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tv show: Breaking Bad

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Breaking Bad

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Re: tv show: Breaking Bad

Postby MWilke on Tue May 04, 2010 11:29 am

So I think I've got the usage of color figured out. Basically anything green is Skylar. When Walt is thinking of Skylar or dealing with Skylar the frame is doused in green. The odd curveball with this was in the beginning of the season in which everyone in rehab is wearing green and Jesse is planting flowers, the leaves complementing his attire.

In the last 2 episodes, Marie has been drenched in purple. She was consistently wearing purple, bedroom furniture was purple, the flowers Hank was holding in the last sequence last night were primarily purple.

When the women are completely out of the shot, Hank and Walt wear bland earth tones and the remainder of the frame corresponds.

I was thinking that it was supposed to be some sort of metaphor, but it turns out colors are serving the same purpose as theme music for certain characters.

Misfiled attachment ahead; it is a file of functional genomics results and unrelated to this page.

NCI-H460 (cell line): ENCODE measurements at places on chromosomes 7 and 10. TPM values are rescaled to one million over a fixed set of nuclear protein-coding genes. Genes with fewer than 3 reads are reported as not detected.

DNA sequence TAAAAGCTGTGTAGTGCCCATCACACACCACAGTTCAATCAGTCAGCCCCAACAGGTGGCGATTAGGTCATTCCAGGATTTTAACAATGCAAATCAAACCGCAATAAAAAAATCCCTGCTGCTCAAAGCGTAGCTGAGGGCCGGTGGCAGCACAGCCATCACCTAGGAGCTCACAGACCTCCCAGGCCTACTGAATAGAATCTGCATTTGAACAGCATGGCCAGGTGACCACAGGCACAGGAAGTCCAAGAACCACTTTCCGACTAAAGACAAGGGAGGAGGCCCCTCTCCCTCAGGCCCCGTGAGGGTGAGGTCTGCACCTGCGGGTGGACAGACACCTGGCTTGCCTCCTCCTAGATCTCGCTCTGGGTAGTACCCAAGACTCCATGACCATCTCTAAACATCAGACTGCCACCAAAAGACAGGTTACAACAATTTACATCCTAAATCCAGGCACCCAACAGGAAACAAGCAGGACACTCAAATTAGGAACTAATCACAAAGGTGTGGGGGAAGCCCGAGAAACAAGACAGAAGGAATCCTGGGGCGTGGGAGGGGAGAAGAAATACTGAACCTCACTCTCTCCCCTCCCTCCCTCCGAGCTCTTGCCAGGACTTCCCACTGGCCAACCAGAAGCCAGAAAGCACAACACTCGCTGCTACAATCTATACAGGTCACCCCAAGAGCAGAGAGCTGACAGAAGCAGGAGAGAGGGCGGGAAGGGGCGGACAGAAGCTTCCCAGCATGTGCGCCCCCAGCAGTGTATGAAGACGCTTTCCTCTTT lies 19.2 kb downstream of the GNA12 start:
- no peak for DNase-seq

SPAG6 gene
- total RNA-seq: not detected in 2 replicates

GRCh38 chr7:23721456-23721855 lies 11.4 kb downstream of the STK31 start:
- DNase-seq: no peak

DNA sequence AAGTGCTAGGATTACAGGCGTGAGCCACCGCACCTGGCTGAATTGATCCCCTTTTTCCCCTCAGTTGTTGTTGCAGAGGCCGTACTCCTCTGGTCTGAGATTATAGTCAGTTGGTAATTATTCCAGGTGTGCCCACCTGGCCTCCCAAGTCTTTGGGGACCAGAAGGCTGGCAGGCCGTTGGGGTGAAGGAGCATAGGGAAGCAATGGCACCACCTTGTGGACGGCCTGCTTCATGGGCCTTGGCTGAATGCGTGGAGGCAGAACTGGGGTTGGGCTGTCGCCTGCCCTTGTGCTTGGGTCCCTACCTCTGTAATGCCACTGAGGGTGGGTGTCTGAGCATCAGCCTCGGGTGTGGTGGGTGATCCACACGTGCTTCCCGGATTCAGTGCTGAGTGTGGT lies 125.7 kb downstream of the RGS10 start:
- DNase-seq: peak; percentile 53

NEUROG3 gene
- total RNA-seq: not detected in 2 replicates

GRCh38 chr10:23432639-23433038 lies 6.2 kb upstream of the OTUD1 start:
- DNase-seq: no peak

The new color this week was light blue. Thinking back to the gas station clerk calling Jesse's eyes, 'like, really blue' but from the close-ups of Jesse, his eyes are green. Hospital scenes covered in blue, one can assume it's a theme for Jesse or it's a theme of the blue meth. Also, the elevator in which we see Hank twice at the DEA office was blue, perhaps the meth almost haunting him as he breaks down.
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Re: tv show: Breaking Bad

Postby AdamN on Tue May 04, 2010 5:35 pm

I'll just drop this here...

This project commenced on March 21, 2010 and ended April 14, 2010. I lived in ABQ during that time and will return to photograph Season 3's locations in November 2010. I need help figuring out the Beneke Fabricators, the chicken hatchery, the laundry, Walt's new "model" apartment location, so let me know if you have any ideas where they are.


http://www.flickr.com/photos/24869473@N02/sets/72157623732482564/
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Re: tv show: Breaking Bad

Postby MWilke on Mon May 17, 2010 10:41 am